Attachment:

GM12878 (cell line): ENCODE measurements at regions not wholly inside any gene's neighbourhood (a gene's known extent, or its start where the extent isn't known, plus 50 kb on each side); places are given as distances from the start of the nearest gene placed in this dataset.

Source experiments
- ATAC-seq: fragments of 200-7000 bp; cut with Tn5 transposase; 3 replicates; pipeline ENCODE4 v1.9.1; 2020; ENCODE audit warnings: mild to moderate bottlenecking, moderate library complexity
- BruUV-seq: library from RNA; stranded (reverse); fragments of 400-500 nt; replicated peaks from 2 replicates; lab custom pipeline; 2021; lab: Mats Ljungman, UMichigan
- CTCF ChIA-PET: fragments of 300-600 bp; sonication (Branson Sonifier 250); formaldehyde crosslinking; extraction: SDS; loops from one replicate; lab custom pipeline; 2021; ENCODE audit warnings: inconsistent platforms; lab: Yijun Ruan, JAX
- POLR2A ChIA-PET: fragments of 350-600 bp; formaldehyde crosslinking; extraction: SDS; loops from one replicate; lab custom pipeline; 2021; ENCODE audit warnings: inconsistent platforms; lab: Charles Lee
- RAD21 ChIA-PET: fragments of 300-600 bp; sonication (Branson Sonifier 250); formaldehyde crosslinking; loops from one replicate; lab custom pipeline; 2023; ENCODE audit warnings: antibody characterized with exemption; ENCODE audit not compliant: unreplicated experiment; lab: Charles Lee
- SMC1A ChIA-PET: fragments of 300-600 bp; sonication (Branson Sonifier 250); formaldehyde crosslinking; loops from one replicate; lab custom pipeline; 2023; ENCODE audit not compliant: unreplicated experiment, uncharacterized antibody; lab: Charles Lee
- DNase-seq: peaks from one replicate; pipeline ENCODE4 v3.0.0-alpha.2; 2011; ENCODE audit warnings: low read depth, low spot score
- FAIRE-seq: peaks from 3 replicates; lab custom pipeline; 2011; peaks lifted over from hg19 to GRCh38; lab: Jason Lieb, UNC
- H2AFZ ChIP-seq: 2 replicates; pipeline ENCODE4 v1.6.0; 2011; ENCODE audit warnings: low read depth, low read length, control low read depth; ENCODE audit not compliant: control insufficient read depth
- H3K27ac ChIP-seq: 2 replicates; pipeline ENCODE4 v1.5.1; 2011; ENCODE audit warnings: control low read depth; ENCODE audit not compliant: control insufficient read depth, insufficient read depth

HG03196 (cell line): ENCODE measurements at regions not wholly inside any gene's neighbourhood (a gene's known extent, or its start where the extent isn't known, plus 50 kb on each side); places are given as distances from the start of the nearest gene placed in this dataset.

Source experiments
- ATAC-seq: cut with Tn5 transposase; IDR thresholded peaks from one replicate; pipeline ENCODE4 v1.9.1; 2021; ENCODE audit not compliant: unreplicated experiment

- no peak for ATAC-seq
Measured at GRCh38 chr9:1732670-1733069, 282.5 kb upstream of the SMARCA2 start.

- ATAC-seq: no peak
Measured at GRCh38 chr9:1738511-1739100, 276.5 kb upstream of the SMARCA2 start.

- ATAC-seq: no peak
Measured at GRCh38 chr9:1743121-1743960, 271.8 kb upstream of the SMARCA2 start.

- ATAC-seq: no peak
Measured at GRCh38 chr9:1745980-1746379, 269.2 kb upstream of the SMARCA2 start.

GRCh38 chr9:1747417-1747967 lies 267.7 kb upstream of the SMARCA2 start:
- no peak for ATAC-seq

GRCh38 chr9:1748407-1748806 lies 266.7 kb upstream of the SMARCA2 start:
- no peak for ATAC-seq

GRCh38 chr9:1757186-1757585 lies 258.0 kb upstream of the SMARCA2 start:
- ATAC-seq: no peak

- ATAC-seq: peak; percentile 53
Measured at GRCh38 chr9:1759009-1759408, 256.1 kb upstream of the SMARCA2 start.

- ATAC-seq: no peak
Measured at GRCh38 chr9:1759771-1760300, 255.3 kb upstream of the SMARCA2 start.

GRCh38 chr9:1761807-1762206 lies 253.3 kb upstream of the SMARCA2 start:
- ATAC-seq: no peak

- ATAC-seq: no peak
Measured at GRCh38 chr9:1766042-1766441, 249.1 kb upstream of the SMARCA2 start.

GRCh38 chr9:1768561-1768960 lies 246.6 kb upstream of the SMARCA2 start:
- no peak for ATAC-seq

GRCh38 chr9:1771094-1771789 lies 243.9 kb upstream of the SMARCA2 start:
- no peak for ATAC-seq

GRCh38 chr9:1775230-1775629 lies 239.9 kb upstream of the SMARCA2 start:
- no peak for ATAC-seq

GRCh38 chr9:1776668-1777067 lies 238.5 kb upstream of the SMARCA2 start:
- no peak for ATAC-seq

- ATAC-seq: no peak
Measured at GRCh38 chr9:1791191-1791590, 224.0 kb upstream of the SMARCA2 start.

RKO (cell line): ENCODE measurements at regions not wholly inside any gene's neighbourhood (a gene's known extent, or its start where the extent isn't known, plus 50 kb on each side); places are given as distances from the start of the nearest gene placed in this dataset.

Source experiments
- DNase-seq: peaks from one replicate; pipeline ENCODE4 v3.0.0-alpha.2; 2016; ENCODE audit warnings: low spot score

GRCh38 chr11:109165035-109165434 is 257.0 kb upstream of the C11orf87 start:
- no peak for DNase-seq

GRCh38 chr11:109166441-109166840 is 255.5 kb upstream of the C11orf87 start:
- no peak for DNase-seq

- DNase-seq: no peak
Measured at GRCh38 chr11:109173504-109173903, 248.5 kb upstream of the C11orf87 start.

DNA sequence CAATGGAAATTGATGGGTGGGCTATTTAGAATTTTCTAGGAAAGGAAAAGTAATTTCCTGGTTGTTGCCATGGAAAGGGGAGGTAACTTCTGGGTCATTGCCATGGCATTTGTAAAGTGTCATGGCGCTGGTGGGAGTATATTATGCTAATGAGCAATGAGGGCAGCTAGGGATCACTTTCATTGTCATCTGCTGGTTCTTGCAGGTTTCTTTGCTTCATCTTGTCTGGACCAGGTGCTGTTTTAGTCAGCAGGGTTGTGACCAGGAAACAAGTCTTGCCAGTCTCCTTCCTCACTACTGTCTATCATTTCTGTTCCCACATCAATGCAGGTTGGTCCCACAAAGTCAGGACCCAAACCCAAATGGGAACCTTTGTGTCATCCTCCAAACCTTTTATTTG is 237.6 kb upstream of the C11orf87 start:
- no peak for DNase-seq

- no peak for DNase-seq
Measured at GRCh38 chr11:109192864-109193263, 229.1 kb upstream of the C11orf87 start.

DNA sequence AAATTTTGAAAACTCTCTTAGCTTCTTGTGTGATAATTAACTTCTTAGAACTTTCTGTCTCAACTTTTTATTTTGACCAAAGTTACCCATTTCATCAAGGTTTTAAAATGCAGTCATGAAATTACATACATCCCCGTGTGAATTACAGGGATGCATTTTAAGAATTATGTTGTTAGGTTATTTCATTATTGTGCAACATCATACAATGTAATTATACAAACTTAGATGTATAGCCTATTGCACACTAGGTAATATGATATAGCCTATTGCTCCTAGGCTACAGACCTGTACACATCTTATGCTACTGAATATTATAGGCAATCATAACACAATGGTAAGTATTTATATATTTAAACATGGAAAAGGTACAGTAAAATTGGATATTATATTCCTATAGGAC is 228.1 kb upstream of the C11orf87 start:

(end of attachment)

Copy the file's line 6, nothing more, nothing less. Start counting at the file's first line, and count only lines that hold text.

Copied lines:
- POLR2A ChIA-PET: fragments of 350-600 bp; formaldehyde crosslinking; extraction: SDS; loops from one replicate; lab custom pipeline; 2021; ENCODE audit warnings: inconsistent platforms; lab: Charles Lee